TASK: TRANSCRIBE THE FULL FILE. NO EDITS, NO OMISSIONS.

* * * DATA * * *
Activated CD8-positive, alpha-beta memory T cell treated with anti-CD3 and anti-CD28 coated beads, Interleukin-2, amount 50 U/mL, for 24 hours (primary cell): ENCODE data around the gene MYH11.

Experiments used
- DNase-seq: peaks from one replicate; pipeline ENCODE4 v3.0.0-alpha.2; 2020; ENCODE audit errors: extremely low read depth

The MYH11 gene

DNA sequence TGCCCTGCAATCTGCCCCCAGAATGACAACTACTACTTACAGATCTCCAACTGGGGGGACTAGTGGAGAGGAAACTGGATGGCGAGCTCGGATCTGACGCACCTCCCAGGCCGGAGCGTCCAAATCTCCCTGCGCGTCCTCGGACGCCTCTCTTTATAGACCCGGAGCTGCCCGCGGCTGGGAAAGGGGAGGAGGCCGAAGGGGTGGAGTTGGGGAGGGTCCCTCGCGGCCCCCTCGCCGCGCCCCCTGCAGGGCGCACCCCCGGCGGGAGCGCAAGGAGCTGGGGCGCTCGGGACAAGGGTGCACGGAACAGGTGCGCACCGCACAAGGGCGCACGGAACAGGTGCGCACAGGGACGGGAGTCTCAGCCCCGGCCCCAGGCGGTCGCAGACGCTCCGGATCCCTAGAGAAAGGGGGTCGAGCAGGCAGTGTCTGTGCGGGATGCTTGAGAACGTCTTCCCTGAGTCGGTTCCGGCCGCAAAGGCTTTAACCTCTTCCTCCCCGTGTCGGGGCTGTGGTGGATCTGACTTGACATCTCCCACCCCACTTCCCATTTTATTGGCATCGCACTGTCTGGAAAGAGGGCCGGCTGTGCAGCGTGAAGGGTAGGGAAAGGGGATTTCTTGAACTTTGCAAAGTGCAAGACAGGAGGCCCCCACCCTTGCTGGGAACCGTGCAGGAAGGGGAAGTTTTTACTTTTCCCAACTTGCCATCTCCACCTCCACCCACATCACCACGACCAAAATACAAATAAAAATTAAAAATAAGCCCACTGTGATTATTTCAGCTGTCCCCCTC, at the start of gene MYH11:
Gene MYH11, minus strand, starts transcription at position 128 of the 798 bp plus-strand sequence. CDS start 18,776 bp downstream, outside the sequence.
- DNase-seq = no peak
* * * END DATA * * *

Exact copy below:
Activated CD8-positive, alpha-beta memory T cell treated with anti-CD3 and anti-CD28 coated beads, Interleukin-2, amount 50 U/mL, for 24 hours (primary cell): ENCODE data around the gene MYH11.

Experiments used
- DNase-seq: peaks from one replicate; pipeline ENCODE4 v3.0.0-alpha.2; 2020; ENCODE audit errors: extremely low read depth

The MYH11 gene

DNA sequence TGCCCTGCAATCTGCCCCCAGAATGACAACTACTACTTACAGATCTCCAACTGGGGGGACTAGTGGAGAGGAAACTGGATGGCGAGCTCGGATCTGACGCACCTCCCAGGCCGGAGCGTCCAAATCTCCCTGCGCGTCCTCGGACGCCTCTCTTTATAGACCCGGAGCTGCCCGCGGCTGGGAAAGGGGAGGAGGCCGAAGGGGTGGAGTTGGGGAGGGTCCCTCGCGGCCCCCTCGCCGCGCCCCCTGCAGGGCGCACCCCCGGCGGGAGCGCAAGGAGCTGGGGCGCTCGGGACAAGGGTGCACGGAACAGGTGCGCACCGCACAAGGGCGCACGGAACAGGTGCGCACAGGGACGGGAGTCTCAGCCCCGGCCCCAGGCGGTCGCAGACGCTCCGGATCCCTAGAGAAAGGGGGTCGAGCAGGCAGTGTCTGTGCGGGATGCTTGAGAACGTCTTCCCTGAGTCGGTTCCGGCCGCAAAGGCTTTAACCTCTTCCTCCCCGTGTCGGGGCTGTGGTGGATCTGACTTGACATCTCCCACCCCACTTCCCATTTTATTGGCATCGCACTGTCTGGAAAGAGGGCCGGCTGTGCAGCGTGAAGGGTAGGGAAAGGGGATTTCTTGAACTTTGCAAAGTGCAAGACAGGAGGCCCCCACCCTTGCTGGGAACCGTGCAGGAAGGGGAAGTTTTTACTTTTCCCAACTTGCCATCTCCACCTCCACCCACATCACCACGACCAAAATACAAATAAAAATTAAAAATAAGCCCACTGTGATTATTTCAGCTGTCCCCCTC, at the start of gene MYH11:
Gene MYH11, minus strand, starts transcription at position 128 of the 798 bp plus-strand sequence. CDS start 18,776 bp downstream, outside the sequence.
- DNase-seq = no peak